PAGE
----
The increase in real GDP in the second quarter primarily reflected positive contributions from exports, personal consumption expenditures, nonresidential structures, federal government spending, and state and local government spending that were partly offset by negative contributions from private inventory investment, residential fixed investment, and equipment and software. Imports, which are a subtraction in the calculation of GDP, decreased.
Consumer spending was supported by the largest increase in disposable personal income in six years, thanks largely to about $80 billion in tax-rebate checks from Washington.
Real personal consumption expenditures increased 1.5 percent in the second quarter, compared with an increase of 0.9 percent in the first. Durable goods decreased 3.0 percent, compared with a decrease of 4.3 percent. Nondurable goods increased 4.0 percent, in contrast to a decrease of 0.4 percent. Services increased 1.1 percent, compared with an increase of 2.4 percent.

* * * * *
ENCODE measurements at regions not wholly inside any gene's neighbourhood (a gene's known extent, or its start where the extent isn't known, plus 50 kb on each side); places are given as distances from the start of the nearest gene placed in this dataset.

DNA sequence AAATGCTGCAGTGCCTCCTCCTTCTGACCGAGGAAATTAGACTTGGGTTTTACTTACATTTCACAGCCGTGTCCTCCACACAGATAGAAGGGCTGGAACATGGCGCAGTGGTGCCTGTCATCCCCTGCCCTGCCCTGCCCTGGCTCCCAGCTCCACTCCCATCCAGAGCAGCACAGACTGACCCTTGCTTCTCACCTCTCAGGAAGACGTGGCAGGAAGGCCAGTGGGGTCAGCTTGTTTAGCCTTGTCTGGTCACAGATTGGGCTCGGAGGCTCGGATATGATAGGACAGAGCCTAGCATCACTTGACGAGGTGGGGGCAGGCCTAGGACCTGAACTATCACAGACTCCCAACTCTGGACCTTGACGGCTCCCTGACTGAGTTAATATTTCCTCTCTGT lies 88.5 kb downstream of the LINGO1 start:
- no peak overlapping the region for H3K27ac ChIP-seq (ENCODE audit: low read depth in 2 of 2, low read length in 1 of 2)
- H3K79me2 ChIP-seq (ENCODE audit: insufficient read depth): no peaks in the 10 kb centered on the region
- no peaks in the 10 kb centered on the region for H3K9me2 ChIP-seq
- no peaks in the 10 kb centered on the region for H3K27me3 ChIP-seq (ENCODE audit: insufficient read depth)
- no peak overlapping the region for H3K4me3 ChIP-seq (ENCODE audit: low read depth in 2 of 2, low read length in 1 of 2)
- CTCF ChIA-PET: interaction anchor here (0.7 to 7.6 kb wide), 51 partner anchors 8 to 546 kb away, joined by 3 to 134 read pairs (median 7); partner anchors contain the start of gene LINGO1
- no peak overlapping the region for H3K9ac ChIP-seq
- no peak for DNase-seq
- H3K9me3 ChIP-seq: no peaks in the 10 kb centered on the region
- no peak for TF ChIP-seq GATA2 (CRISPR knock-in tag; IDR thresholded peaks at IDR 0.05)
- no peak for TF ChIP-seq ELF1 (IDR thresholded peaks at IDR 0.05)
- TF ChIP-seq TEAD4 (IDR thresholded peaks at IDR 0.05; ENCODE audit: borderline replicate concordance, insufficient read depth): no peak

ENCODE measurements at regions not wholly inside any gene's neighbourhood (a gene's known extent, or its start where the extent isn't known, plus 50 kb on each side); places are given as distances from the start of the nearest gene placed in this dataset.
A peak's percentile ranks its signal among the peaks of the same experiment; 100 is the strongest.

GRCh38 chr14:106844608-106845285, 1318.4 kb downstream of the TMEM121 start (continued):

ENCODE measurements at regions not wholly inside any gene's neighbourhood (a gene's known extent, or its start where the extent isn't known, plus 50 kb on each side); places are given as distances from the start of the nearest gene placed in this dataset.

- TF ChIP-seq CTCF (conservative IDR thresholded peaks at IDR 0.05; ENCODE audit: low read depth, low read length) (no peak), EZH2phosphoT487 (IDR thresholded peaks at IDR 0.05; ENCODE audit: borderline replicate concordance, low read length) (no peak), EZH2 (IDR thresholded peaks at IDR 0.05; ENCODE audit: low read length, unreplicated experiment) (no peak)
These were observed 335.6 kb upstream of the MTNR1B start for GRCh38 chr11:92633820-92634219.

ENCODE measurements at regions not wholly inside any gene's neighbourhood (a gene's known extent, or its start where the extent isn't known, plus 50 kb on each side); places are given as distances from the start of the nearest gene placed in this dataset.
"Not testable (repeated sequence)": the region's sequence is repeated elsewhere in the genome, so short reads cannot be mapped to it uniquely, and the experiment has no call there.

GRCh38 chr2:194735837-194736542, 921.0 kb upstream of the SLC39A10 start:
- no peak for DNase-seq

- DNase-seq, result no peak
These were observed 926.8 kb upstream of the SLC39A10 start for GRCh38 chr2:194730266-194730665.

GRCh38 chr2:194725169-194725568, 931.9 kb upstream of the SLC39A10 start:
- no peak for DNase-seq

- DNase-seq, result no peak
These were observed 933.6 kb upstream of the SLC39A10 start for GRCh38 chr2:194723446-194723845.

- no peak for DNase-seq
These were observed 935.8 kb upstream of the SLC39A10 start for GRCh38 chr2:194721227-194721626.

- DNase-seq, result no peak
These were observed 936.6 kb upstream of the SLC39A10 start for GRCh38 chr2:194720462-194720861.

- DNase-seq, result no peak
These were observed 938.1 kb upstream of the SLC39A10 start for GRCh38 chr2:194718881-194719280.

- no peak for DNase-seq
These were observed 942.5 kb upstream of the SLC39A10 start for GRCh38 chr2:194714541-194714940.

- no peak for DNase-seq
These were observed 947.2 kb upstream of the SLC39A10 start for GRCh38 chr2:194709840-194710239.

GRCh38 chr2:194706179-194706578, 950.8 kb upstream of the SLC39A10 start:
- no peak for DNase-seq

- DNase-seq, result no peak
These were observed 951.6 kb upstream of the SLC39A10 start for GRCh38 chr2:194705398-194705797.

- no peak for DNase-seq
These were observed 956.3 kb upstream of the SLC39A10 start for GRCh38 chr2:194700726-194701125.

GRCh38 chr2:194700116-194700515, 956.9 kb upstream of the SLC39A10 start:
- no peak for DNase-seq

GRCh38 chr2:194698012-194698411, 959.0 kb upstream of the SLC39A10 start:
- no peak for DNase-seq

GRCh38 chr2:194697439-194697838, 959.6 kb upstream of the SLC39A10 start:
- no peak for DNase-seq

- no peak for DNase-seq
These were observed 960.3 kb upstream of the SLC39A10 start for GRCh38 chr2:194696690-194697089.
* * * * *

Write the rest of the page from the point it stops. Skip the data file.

Annual revisions in the report also showed that the economy contracted in the fourth quarter of 2007, falling 0.2%. It was the the first drop in real gross domestic product since the recession of 2001. The economy grew at a revised 0.9% annual rate in the first quarter.
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